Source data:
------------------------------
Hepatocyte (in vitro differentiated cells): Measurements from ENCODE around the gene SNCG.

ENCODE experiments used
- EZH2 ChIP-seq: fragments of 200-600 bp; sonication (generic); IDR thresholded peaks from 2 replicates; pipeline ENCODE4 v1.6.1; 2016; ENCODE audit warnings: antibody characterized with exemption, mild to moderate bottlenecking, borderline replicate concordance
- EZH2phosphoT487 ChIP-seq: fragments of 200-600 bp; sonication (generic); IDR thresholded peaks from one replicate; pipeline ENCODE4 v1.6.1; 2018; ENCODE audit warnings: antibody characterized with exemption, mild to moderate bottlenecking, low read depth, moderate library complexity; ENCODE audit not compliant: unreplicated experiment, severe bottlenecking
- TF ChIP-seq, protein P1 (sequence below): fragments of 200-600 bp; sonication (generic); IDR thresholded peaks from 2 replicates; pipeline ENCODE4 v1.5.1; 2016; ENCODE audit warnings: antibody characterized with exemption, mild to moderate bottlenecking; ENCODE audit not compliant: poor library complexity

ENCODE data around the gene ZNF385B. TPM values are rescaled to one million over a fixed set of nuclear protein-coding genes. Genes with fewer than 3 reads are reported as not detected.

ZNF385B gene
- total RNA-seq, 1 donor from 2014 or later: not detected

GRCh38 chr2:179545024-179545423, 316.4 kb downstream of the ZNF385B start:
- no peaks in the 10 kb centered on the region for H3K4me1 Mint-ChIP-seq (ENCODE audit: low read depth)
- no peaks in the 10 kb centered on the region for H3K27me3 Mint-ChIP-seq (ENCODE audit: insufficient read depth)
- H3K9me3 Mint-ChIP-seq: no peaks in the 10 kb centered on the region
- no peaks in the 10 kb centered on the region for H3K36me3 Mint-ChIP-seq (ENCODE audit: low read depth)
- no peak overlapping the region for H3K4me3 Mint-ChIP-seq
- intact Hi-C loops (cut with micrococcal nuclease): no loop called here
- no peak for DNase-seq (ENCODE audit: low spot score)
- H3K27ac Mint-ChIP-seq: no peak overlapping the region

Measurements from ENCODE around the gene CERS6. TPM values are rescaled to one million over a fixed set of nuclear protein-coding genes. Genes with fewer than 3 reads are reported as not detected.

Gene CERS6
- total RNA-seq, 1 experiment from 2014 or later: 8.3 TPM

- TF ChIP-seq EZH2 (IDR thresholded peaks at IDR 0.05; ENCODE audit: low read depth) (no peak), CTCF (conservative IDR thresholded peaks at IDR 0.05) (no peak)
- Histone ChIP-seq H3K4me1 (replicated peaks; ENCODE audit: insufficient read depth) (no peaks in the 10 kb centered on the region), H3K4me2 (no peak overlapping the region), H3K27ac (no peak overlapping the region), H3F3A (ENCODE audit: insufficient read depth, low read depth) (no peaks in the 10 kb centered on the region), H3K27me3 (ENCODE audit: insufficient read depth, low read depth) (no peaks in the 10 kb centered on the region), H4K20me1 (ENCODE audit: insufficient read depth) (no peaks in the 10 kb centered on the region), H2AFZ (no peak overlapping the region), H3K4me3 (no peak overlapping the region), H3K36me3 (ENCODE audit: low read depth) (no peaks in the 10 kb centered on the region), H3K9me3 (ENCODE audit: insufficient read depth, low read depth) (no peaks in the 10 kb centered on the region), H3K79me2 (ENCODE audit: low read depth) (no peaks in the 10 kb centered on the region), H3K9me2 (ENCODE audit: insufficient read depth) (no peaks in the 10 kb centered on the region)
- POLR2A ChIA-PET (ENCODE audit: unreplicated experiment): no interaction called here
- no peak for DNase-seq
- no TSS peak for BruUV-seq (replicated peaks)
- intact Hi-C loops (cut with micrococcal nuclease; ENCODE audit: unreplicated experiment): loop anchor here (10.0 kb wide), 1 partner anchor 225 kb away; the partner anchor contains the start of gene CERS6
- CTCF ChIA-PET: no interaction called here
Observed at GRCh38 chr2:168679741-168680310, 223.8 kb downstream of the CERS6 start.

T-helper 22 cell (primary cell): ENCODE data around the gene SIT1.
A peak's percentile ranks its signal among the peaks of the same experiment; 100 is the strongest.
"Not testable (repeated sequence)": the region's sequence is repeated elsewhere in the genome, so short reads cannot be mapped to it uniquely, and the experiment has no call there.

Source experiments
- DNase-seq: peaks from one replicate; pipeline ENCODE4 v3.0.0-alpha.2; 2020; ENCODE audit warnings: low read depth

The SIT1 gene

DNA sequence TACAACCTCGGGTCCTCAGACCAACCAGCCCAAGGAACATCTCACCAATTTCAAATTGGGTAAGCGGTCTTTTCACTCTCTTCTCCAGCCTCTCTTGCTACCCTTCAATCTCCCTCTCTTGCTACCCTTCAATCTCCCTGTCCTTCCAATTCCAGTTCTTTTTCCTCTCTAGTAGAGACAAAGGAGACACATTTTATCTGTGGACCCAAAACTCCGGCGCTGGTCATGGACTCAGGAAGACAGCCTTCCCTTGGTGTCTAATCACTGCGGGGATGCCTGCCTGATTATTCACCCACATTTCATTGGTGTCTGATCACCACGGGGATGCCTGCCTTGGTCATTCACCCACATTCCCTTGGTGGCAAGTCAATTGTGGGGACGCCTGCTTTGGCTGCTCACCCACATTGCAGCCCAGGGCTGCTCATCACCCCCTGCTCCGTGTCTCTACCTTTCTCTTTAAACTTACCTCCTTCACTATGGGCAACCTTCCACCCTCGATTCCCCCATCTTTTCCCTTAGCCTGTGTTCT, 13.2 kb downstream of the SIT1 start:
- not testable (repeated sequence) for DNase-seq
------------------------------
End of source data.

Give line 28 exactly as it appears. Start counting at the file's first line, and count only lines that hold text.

Observed at GRCh38 chr2:168679741-168680310, 223.8 kb downstream of the CERS6 start.